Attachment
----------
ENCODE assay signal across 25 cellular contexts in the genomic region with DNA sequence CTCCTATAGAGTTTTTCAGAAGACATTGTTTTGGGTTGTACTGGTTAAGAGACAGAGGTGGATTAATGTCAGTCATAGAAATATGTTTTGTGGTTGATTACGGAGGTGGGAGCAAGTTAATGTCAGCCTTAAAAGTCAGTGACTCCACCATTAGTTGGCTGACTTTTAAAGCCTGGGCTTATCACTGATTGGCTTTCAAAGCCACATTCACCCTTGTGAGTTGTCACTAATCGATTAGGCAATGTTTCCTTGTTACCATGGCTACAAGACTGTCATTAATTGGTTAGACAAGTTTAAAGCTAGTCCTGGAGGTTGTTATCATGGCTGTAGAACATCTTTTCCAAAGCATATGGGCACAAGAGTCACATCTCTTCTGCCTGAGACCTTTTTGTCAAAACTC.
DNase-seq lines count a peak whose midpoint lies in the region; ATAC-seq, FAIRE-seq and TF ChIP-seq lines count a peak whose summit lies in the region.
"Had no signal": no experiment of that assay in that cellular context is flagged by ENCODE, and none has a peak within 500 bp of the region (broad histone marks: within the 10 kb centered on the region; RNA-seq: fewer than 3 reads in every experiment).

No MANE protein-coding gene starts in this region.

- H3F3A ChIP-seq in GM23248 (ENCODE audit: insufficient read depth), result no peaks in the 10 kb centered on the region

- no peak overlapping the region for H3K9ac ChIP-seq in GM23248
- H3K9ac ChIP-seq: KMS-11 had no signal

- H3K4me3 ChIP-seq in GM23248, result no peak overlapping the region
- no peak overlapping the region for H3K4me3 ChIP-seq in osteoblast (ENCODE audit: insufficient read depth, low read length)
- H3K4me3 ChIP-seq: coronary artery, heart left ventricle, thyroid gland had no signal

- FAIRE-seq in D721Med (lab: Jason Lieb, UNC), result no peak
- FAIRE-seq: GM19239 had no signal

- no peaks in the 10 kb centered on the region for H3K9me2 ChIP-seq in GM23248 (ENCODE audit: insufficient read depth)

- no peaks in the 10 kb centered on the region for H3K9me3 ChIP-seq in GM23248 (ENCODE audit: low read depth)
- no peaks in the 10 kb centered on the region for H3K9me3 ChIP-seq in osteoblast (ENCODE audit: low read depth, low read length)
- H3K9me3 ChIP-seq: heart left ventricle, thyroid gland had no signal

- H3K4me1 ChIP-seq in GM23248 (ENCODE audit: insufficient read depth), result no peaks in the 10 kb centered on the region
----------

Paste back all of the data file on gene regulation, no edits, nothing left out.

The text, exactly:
ENCODE assay signal across 25 cellular contexts in the genomic region with DNA sequence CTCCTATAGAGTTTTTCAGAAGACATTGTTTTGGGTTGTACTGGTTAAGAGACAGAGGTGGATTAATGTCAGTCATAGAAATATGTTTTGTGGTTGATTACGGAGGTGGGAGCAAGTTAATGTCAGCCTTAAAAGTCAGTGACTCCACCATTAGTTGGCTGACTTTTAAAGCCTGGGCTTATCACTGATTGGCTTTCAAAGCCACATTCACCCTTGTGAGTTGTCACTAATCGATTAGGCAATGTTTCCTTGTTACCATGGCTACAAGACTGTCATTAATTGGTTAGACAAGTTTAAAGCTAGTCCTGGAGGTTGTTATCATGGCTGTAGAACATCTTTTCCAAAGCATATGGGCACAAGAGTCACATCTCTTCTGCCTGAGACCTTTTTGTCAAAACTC.
DNase-seq lines count a peak whose midpoint lies in the region; ATAC-seq, FAIRE-seq and TF ChIP-seq lines count a peak whose summit lies in the region.
"Had no signal": no experiment of that assay in that cellular context is flagged by ENCODE, and none has a peak within 500 bp of the region (broad histone marks: within the 10 kb centered on the region; RNA-seq: fewer than 3 reads in every experiment).

No MANE protein-coding gene starts in this region.

- H3F3A ChIP-seq in GM23248 (ENCODE audit: insufficient read depth), result no peaks in the 10 kb centered on the region

- no peak overlapping the region for H3K9ac ChIP-seq in GM23248
- H3K9ac ChIP-seq: KMS-11 had no signal

- H3K4me3 ChIP-seq in GM23248, result no peak overlapping the region
- no peak overlapping the region for H3K4me3 ChIP-seq in osteoblast (ENCODE audit: insufficient read depth, low read length)
- H3K4me3 ChIP-seq: coronary artery, heart left ventricle, thyroid gland had no signal

- FAIRE-seq in D721Med (lab: Jason Lieb, UNC), result no peak
- FAIRE-seq: GM19239 had no signal

- no peaks in the 10 kb centered on the region for H3K9me2 ChIP-seq in GM23248 (ENCODE audit: insufficient read depth)

- no peaks in the 10 kb centered on the region for H3K9me3 ChIP-seq in GM23248 (ENCODE audit: low read depth)
- no peaks in the 10 kb centered on the region for H3K9me3 ChIP-seq in osteoblast (ENCODE audit: low read depth, low read length)
- H3K9me3 ChIP-seq: heart left ventricle, thyroid gland had no signal

- H3K4me1 ChIP-seq in GM23248 (ENCODE audit: insufficient read depth), result no peaks in the 10 kb centered on the region